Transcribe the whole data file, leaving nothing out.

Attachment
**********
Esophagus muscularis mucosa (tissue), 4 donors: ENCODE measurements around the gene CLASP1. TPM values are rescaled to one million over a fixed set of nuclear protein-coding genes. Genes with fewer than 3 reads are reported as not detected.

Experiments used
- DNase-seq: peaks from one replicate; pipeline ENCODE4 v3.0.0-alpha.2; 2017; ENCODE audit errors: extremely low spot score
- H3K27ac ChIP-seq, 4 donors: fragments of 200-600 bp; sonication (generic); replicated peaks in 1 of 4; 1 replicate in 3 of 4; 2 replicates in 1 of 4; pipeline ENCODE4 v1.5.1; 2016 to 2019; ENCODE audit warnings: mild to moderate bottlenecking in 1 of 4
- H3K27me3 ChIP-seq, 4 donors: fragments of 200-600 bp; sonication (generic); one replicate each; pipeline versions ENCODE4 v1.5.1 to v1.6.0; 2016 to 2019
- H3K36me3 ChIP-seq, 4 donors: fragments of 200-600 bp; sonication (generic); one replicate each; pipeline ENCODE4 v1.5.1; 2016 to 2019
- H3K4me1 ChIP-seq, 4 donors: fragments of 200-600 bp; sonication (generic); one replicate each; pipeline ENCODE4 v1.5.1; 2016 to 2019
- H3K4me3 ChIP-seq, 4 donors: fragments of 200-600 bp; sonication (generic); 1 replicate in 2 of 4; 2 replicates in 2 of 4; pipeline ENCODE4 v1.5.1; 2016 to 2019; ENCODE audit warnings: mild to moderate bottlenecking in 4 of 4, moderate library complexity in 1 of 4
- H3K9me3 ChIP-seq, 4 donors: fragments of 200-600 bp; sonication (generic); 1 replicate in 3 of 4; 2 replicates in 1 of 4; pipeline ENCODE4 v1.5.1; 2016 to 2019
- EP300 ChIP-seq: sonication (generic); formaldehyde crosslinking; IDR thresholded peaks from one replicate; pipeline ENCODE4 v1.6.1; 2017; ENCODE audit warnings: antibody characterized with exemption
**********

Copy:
Esophagus muscularis mucosa (tissue), 4 donors: ENCODE measurements around the gene CLASP1. TPM values are rescaled to one million over a fixed set of nuclear protein-coding genes. Genes with fewer than 3 reads are reported as not detected.

Experiments used
- DNase-seq: peaks from one replicate; pipeline ENCODE4 v3.0.0-alpha.2; 2017; ENCODE audit errors: extremely low spot score
- H3K27ac ChIP-seq, 4 donors: fragments of 200-600 bp; sonication (generic); replicated peaks in 1 of 4; 1 replicate in 3 of 4; 2 replicates in 1 of 4; pipeline ENCODE4 v1.5.1; 2016 to 2019; ENCODE audit warnings: mild to moderate bottlenecking in 1 of 4
- H3K27me3 ChIP-seq, 4 donors: fragments of 200-600 bp; sonication (generic); one replicate each; pipeline versions ENCODE4 v1.5.1 to v1.6.0; 2016 to 2019
- H3K36me3 ChIP-seq, 4 donors: fragments of 200-600 bp; sonication (generic); one replicate each; pipeline ENCODE4 v1.5.1; 2016 to 2019
- H3K4me1 ChIP-seq, 4 donors: fragments of 200-600 bp; sonication (generic); one replicate each; pipeline ENCODE4 v1.5.1; 2016 to 2019
- H3K4me3 ChIP-seq, 4 donors: fragments of 200-600 bp; sonication (generic); 1 replicate in 2 of 4; 2 replicates in 2 of 4; pipeline ENCODE4 v1.5.1; 2016 to 2019; ENCODE audit warnings: mild to moderate bottlenecking in 4 of 4, moderate library complexity in 1 of 4
- H3K9me3 ChIP-seq, 4 donors: fragments of 200-600 bp; sonication (generic); 1 replicate in 3 of 4; 2 replicates in 1 of 4; pipeline ENCODE4 v1.5.1; 2016 to 2019
- EP300 ChIP-seq: sonication (generic); formaldehyde crosslinking; IDR thresholded peaks from one replicate; pipeline ENCODE4 v1.6.1; 2017; ENCODE audit warnings: antibody characterized with exemption